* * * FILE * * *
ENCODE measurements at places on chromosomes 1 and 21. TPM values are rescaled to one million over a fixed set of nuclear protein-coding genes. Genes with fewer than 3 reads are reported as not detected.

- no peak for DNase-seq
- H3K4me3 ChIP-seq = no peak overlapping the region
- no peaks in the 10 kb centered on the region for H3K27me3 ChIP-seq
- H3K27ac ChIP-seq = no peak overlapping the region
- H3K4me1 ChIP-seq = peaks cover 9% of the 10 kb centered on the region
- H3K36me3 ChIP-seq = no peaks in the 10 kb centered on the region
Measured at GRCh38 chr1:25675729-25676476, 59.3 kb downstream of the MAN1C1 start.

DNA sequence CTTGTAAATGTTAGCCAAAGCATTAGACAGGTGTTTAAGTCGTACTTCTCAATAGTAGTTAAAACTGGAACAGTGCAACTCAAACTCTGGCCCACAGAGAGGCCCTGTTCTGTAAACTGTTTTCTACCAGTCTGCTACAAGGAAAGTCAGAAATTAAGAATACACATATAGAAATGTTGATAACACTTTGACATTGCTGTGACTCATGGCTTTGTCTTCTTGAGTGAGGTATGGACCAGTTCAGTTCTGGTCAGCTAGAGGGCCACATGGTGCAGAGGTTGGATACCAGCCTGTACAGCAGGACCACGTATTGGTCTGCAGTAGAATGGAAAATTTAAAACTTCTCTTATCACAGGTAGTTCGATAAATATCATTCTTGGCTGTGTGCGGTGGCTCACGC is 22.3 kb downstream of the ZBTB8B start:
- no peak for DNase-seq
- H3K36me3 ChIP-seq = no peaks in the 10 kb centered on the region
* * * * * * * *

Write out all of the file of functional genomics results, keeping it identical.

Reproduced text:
ENCODE measurements at places on chromosomes 1 and 21. TPM values are rescaled to one million over a fixed set of nuclear protein-coding genes. Genes with fewer than 3 reads are reported as not detected.

- no peak for DNase-seq
- H3K4me3 ChIP-seq = no peak overlapping the region
- no peaks in the 10 kb centered on the region for H3K27me3 ChIP-seq
- H3K27ac ChIP-seq = no peak overlapping the region
- H3K4me1 ChIP-seq = peaks cover 9% of the 10 kb centered on the region
- H3K36me3 ChIP-seq = no peaks in the 10 kb centered on the region
Measured at GRCh38 chr1:25675729-25676476, 59.3 kb downstream of the MAN1C1 start.

DNA sequence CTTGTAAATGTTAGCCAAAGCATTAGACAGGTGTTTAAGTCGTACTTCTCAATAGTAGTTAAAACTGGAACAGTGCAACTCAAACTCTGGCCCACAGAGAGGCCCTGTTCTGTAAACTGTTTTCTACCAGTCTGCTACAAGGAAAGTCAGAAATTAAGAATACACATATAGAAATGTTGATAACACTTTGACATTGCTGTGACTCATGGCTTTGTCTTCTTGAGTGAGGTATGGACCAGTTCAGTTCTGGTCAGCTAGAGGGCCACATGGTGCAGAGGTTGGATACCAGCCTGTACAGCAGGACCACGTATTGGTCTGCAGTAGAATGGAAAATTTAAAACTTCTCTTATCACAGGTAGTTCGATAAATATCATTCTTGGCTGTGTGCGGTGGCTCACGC is 22.3 kb downstream of the ZBTB8B start:
- no peak for DNase-seq
- H3K36me3 ChIP-seq = no peaks in the 10 kb centered on the region